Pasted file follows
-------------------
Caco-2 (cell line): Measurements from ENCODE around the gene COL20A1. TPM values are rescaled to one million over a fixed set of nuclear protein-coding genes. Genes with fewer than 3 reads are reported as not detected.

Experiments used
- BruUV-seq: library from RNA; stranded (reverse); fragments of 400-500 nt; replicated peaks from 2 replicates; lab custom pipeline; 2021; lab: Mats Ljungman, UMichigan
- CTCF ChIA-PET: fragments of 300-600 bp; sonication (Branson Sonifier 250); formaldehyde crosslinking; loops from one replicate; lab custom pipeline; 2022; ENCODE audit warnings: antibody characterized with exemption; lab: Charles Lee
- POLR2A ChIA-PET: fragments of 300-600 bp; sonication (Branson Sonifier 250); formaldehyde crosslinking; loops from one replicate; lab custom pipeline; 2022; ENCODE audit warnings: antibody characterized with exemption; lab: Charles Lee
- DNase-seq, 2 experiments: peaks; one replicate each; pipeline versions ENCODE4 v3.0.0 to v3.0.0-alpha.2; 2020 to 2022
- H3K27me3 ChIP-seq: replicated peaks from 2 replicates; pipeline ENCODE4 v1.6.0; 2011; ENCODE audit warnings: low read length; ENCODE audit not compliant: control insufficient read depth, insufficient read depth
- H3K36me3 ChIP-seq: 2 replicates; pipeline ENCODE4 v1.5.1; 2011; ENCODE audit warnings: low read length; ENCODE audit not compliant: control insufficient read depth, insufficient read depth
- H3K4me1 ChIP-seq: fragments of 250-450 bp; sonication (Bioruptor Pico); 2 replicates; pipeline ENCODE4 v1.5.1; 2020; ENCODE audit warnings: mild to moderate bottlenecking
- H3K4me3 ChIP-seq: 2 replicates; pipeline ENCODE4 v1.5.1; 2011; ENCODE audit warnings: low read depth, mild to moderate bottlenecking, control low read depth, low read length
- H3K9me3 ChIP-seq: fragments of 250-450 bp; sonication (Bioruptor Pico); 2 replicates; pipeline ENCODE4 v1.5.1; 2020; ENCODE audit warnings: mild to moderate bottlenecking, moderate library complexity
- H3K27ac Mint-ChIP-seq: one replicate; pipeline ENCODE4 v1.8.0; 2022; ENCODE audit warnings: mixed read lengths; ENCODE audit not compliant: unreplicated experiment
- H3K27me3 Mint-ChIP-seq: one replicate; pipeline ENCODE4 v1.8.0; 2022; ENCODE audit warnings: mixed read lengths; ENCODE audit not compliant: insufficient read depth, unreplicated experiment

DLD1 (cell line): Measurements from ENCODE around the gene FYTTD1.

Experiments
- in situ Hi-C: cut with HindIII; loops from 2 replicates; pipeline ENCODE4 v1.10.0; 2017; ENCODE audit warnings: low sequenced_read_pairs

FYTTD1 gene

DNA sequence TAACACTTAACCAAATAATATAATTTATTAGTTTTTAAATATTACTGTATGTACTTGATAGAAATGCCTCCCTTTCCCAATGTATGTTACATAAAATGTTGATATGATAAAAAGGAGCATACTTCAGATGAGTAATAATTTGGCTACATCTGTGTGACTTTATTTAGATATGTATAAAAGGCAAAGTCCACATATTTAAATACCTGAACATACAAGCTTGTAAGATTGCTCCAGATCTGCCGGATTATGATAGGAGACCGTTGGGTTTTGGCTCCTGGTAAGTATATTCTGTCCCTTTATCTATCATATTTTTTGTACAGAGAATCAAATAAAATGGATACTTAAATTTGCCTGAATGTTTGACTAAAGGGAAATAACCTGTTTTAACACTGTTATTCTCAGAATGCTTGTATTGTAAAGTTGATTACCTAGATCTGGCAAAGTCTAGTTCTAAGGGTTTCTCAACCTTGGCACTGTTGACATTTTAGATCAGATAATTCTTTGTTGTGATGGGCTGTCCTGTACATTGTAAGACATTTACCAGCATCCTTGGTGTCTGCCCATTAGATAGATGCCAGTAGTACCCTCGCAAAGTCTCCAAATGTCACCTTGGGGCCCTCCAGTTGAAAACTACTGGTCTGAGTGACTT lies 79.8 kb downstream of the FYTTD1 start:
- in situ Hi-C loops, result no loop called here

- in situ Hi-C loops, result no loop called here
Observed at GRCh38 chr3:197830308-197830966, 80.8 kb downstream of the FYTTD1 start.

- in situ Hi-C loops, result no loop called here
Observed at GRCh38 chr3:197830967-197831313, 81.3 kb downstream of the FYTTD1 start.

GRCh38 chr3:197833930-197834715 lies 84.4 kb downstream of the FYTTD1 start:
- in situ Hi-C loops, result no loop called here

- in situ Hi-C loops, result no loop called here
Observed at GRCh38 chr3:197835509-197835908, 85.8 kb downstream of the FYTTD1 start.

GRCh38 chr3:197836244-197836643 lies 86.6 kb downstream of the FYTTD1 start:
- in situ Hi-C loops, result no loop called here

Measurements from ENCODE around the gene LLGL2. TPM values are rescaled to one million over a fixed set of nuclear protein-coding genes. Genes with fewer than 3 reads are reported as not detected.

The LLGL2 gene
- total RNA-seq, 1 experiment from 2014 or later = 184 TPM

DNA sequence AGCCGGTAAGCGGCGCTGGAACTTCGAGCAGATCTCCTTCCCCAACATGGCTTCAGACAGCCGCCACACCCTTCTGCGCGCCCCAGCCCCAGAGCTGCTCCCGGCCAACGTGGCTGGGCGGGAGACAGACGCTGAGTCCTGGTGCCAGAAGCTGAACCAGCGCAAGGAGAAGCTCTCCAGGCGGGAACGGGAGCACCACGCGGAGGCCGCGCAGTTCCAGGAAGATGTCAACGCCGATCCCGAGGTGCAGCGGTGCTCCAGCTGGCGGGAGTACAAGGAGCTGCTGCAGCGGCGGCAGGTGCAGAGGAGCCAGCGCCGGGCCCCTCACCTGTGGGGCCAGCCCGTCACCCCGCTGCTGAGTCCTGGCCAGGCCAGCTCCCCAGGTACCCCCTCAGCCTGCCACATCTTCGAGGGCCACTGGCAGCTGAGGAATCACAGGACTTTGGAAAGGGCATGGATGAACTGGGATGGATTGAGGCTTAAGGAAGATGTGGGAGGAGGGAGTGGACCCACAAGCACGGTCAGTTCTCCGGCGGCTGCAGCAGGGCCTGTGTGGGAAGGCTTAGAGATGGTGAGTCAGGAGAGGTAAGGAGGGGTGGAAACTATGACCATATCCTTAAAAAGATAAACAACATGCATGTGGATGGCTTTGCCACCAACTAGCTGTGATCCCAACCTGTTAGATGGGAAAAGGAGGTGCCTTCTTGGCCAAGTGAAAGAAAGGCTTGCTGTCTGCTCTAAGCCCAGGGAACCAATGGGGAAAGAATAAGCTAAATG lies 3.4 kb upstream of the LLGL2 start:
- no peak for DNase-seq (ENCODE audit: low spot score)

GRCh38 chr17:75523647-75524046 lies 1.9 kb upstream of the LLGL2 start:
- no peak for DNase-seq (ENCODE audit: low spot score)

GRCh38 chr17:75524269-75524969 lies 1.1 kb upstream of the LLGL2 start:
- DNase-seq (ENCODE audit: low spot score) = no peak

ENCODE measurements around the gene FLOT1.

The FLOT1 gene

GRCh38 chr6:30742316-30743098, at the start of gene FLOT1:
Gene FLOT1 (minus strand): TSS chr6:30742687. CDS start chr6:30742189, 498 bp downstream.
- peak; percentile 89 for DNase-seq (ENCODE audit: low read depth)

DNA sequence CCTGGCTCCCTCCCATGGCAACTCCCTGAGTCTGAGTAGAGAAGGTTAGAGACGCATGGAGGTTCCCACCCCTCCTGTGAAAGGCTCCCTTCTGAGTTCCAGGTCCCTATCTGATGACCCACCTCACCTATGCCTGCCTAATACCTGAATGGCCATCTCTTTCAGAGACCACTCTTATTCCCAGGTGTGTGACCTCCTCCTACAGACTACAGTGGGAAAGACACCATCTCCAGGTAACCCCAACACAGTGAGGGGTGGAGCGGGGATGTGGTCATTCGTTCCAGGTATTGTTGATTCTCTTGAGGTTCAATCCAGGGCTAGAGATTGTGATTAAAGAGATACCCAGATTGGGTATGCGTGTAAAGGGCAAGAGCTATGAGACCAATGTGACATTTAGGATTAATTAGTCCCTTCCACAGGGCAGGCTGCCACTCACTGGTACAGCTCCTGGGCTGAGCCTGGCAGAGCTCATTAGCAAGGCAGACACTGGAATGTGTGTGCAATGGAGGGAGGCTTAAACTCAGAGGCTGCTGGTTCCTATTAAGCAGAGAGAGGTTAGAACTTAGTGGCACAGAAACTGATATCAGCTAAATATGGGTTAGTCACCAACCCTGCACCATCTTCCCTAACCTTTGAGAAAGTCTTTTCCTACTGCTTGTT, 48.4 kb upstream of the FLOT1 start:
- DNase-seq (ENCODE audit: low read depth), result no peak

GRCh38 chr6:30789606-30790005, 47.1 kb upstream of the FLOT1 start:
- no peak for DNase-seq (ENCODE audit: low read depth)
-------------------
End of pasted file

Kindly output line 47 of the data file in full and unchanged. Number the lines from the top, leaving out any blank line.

- no peak for DNase-seq (ENCODE audit: low read depth)